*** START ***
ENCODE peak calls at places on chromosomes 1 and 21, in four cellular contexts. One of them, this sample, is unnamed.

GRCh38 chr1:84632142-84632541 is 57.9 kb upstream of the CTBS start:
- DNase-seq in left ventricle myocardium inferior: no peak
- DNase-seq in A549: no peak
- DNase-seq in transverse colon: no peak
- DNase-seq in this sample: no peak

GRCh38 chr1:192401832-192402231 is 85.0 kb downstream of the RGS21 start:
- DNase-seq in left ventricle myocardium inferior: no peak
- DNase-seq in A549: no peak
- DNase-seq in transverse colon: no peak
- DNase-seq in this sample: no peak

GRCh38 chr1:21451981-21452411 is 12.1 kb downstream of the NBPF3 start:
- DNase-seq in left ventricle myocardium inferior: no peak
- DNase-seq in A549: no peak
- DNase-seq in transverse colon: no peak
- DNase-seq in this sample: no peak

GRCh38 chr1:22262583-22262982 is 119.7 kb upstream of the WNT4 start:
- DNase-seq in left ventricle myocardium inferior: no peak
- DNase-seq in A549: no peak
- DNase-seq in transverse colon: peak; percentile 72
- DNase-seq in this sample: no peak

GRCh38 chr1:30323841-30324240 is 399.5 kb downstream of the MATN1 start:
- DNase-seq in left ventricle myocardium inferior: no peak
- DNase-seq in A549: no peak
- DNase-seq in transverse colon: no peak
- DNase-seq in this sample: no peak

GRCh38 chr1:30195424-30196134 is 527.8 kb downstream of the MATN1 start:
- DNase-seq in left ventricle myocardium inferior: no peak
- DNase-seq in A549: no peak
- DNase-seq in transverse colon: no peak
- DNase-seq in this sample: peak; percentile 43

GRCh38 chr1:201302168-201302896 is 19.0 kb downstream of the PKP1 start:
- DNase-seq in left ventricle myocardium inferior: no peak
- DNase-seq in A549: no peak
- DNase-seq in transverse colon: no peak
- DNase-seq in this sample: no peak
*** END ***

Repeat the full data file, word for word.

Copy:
ENCODE peak calls at places on chromosomes 1 and 21, in four cellular contexts. One of them, this sample, is unnamed.

GRCh38 chr1:84632142-84632541 is 57.9 kb upstream of the CTBS start:
- DNase-seq in left ventricle myocardium inferior: no peak
- DNase-seq in A549: no peak
- DNase-seq in transverse colon: no peak
- DNase-seq in this sample: no peak

GRCh38 chr1:192401832-192402231 is 85.0 kb downstream of the RGS21 start:
- DNase-seq in left ventricle myocardium inferior: no peak
- DNase-seq in A549: no peak
- DNase-seq in transverse colon: no peak
- DNase-seq in this sample: no peak

GRCh38 chr1:21451981-21452411 is 12.1 kb downstream of the NBPF3 start:
- DNase-seq in left ventricle myocardium inferior: no peak
- DNase-seq in A549: no peak
- DNase-seq in transverse colon: no peak
- DNase-seq in this sample: no peak

GRCh38 chr1:22262583-22262982 is 119.7 kb upstream of the WNT4 start:
- DNase-seq in left ventricle myocardium inferior: no peak
- DNase-seq in A549: no peak
- DNase-seq in transverse colon: peak; percentile 72
- DNase-seq in this sample: no peak

GRCh38 chr1:30323841-30324240 is 399.5 kb downstream of the MATN1 start:
- DNase-seq in left ventricle myocardium inferior: no peak
- DNase-seq in A549: no peak
- DNase-seq in transverse colon: no peak
- DNase-seq in this sample: no peak

GRCh38 chr1:30195424-30196134 is 527.8 kb downstream of the MATN1 start:
- DNase-seq in left ventricle myocardium inferior: no peak
- DNase-seq in A549: no peak
- DNase-seq in transverse colon: no peak
- DNase-seq in this sample: peak; percentile 43

GRCh38 chr1:201302168-201302896 is 19.0 kb downstream of the PKP1 start:
- DNase-seq in left ventricle myocardium inferior: no peak
- DNase-seq in A549: no peak
- DNase-seq in transverse colon: no peak
- DNase-seq in this sample: no peak